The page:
and Time: Friday 6 December 2002, 9:30 – 17:00
Over the past few years, some methods of rapid and high-performance tooling have improved to the point where they now offer vital strategic benefits. Some of these methods enable users to embed channels that conform to the shape of mold or die cavities, thus improving production cycle time. Other methods reduce or eliminate the need for EDM (spark erosion), saving significant time and expense.
Tooling and Metal Castings in Days
of Tools and Products by Ultrasonic Consolidation
rapid manufacture of tools and products by additive processes enables
dissimilar materials to be placed under numerical control in specified
patterns and geometries. BAE’s Neil Calder will present a vision that
couples emerging materials processing capabilities with the requirements
for functionally graded and multifunction parts. In particular, he will
highlight the potential for exploiting Solidica’s Ultrasonic
Consolidation (UC) in this area. UC offers a low cost route for the
creation of multi-material integrated products with functionality in a
number of areas. This solid-state consolidation technology offers
solutions to unique engineering problems.
has used the Selective Laser Sintering (SLS) process to produce tooling
for four years. The company began with RapidSteel, then progressed to
RapidSteel 2, and subsequently to the stainless steel based LaserForm
ST-100 material. Abou will compare LaserForm to 3D Keltool and will give
examples of rapid tooling projects from 2002. Also, he will discuss the
economics (and profits) involved with SLS tooling. Finally, Abou will
explain the key to success in using SLS for rapid tooling.
for Injection Molding and Die Casting Applications
Metal Laser Sintering (DMLS) has been in commercial use at Rapid Product
Innovations Oy since 1995. During this seven-year period, hundreds of
tools have been produced for a range of purposes. The sintering technology
was initially used for the manufacture of inserts for injection molding
tools. After EOS launched the DirectSteel material in 1998, die casting tools
were produced successfully. The best results in mold production
have been reached by combining high speed milling with sintering. Milling
is used for some surfaces, while sintering is used to eliminate the need
for EDM (spark erosion). This “hybrid” tooling approach has proven to
be successful for many applications. The presentation will highlight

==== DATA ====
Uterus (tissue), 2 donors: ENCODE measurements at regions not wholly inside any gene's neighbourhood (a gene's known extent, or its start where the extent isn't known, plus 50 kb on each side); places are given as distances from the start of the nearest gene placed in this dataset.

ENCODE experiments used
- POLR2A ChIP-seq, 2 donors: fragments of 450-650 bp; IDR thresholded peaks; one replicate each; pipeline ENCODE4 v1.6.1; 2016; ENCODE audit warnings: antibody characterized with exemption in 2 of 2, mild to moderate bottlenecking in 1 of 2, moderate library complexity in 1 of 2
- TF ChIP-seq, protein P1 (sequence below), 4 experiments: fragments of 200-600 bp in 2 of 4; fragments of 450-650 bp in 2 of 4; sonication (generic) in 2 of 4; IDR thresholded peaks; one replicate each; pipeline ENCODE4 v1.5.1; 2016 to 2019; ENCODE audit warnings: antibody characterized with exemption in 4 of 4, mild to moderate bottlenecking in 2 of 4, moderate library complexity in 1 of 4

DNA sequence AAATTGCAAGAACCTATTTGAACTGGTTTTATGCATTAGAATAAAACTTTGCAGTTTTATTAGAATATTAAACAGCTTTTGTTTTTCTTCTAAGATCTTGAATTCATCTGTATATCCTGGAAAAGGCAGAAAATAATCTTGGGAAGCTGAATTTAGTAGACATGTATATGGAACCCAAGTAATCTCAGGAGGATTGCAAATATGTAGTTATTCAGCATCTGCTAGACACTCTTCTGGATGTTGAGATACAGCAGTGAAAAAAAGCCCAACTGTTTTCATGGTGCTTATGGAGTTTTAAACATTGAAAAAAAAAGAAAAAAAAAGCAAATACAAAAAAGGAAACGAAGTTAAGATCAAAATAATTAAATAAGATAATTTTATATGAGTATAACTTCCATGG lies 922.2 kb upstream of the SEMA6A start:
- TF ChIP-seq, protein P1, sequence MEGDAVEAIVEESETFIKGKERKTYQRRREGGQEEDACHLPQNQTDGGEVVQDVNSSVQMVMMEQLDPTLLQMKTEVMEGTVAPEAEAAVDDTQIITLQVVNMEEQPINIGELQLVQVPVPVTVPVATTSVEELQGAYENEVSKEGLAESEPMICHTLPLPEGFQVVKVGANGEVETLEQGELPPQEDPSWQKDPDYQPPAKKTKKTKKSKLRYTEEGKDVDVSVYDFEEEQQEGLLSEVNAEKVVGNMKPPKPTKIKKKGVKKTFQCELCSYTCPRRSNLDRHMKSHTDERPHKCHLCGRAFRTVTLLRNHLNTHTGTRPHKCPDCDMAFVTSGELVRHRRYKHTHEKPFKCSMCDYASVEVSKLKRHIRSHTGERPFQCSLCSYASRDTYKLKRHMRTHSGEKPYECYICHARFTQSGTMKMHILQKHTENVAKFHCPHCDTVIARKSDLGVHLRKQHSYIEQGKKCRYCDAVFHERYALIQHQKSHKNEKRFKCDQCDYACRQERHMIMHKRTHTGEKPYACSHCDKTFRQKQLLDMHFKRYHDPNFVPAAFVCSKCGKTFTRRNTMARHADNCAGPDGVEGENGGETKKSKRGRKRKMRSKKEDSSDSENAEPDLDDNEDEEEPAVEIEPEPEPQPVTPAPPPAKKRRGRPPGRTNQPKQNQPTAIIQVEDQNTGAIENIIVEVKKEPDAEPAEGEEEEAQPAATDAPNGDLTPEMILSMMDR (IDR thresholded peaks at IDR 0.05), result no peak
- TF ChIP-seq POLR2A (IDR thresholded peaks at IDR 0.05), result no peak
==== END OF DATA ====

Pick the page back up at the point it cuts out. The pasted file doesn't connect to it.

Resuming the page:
several interesting case studies.
develops advanced technologies and applies them to create value in
manufacturing components used in producing everyday products, such as
footwear. Bontex's development and use of Direct Metal Deposition (DMD)
from The POM Group and laminate tool fabrication for injection molds are
fundamental to creating value in lowering costs, improving quality, and
getting products to market faster. In this presentation, Kostelni will
bring focus to the practical applications of the technologies and will
share his company’s experiences with the integration of these
technologies in product design, prototyping, and production.
(PU) foam molded products are used for a variety of applications including
automotive, rail, and aerospace. A car may have 50 to 100 PU foam molded
products including seats, boot liners, and side impact cushions. PU foam
molded products are manufactured by mixing raw materials (a polyol and an
isocyanate) in a preheated tool. The heat from the tool acts as a catalyst
to cure the raw materials, which expand and fill the cavity. PU foam
molding tools are typically manufactured from aluminum by drilling
straight channels to supply heated fluid. Loughborough University has
produced laminated tools with conformal channels that more closely control
heat transfer, resulting in better quality parts and cavity filling that
is impossible any other way.
Improving Tool Performance Using Conformal
Dalgarno will report the results of studies designed to assess layer manufacturing processes that are capable of production quality injection and transfer mold tooling. The specific process considered is Selective Laser Sintering (SLS) from 3D Systems, along with its LaserForm stainless-based material. Tools produced with this process were used in industrial trials to assess productivity benefits arising from the use of conformal channels and to investigate tool wear. Cost models of the molding processes have been developed to investigate the economic case for the use of SLS tools. It was concluded that significant productivity benefits are available through the use of this tooling, and that the SLS process is economically competitive compared to existing methods of production tooling.